Even if GPT-3 was able to replace many areas of medicine; I’d still argue it’s a net good. Enabling systems to communicate with more speed and accuracy than your average clinician, it might help reduce human error. It could also diagnostically problem-solve at the drop of a hat too.
Not only would that enable medics to focus energies on direct applications of their skill-set – taking all the bureaucracy, patient reports and letters of referral out of the equation – it would also (perhaps) lead to better patient outcomes.
How GPT-3 Could Disrupt Medicine
Case in point; direct communication with a chat-bot. You go to it with your symptoms, it tells us you the next steps.
Surely that would work better, at medical triage, than a tired, over-worked receptionist deep into the 12th hour of a night-shift?
As would all the remote GP-consulting apps springing up. Suddenly staffed by competent AI doctors who could advise on useful treatment plans while placating the anxieties and concerns of the worried patient. Even deal with emergency late night calls.
Speaking to Hawaii-based Rainer Domingo, a software engineer specialising in artificial general intelligence (and the 11-year head developer at a 50 physician multi-speciality clinic), gave me even more food for thought. The future of tech in medicine could take us out of the clinic entirely.
Here’s what Rainer had to say.
In a clinical setting, I envision [there being] a digital physician’s assistant that can do comprehensive patient intake, diagnosis and patient QA even after the patient has left the office. The digital PA can also take care of follow-up visits after the patent has seen a physician. I think it’s well within the realm of possibility that a physician may not have to actually see a patient unless a patient requires physical contact or visual inspection of something the computer vision system cannot see.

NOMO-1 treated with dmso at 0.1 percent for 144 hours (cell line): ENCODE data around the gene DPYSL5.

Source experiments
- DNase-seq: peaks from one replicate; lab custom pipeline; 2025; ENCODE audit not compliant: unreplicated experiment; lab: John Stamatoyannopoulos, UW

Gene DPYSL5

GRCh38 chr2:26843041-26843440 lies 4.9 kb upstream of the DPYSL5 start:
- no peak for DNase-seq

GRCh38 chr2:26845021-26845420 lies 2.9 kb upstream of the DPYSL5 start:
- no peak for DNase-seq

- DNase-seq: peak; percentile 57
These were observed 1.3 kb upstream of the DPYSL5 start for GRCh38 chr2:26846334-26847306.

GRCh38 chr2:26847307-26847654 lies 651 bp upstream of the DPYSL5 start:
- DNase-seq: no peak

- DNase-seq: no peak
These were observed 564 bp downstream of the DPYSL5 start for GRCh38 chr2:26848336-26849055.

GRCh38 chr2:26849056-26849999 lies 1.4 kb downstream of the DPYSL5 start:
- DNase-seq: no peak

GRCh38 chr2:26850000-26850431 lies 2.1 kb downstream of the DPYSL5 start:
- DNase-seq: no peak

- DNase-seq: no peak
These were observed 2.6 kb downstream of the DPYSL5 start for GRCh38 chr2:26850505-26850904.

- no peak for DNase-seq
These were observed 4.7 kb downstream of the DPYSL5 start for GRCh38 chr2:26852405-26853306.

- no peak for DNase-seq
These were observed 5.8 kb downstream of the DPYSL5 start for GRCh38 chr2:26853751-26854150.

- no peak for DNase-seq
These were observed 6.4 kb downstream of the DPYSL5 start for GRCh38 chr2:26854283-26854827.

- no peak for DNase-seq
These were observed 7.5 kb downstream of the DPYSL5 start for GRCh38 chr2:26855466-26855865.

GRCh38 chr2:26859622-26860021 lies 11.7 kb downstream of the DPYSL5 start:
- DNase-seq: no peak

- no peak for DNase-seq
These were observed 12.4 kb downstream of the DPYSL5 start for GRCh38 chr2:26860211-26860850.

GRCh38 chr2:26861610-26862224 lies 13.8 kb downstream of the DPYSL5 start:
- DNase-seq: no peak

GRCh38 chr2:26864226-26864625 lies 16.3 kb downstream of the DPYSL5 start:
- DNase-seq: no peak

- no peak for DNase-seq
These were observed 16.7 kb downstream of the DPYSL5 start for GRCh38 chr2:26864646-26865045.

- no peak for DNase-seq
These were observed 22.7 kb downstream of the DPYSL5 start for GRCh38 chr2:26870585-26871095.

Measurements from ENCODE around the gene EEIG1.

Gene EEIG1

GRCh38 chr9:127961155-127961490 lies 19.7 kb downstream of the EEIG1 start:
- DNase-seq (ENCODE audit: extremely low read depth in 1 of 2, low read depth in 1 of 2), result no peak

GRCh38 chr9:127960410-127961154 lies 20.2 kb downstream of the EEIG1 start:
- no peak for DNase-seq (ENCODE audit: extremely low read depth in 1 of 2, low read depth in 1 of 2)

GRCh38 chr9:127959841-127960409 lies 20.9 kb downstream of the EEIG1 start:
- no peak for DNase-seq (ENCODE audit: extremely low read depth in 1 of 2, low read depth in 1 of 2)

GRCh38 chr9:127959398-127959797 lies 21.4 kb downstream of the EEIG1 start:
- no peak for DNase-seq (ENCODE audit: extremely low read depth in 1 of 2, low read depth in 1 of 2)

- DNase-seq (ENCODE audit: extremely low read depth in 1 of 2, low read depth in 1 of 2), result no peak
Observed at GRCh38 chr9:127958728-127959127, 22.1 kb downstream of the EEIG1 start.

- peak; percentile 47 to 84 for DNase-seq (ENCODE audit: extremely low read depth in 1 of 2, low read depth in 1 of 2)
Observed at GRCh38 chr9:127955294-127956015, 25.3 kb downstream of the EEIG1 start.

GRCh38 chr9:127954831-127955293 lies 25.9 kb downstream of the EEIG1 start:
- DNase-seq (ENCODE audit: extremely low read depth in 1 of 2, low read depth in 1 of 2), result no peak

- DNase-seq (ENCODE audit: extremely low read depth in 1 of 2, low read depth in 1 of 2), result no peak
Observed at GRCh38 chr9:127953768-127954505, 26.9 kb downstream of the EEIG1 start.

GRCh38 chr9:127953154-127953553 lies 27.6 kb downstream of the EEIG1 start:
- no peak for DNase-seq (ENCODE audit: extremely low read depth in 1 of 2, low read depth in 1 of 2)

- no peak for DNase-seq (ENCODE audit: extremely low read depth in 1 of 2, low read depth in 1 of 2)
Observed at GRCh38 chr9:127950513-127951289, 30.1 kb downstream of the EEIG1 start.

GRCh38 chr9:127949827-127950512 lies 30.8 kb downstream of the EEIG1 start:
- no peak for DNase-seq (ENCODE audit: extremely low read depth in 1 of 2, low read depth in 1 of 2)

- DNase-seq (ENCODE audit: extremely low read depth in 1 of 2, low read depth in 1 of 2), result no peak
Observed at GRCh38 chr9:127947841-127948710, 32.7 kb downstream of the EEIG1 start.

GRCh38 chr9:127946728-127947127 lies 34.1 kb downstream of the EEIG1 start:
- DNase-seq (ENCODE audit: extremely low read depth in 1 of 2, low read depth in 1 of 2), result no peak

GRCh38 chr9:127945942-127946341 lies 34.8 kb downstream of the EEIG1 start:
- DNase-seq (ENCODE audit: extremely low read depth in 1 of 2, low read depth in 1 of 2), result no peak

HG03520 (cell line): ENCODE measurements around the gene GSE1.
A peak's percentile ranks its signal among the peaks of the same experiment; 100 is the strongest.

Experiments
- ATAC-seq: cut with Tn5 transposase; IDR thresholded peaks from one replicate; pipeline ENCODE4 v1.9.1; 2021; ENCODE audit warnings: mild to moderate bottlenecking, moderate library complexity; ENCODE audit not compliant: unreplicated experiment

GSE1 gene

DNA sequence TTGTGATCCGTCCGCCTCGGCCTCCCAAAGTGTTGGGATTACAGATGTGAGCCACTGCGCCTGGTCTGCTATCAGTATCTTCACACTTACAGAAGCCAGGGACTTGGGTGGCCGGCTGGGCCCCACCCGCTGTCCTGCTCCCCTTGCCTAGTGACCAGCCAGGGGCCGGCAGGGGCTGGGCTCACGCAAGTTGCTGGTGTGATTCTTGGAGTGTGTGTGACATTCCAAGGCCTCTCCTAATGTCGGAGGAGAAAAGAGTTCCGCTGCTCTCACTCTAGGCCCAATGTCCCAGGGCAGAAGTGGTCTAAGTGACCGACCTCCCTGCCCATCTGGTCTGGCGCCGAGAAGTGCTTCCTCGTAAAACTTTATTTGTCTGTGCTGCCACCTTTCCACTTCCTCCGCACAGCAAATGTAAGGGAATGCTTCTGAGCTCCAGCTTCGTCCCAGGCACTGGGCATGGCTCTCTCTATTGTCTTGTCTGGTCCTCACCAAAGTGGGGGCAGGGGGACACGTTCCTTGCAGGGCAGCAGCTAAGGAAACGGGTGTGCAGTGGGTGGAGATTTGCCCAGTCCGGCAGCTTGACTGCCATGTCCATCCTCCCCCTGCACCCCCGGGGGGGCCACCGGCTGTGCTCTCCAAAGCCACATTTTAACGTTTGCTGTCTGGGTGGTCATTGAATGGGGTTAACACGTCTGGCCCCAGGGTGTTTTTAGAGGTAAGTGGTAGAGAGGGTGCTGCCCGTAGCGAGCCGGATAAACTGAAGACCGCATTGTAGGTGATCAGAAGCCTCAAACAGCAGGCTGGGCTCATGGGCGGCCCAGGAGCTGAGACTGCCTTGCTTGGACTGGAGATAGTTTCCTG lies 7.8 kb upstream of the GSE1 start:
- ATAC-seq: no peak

If true, that’s some pretty amazing stuff. But where does that leave us?
The Human Touch: A Doctors Saving Grace?
The other side of the coin is also worth looking at. What happens if artificial intelligence, like GPT-3, is more effective than Ranier suggests? Forget not being in clinic, would the role of a physician even exist at all?
Obviously there’s a strong case, at least in most medical specialisms, for that not to happen. Reddit posts like these (what makes a good doctor) — that point to communication skills and ‘being nice’ as the key assets — make an important point. Patient-doctor interaction is still one of the major faces of the industry. Still one necessary to get right. And not one that can be done very well by a robot.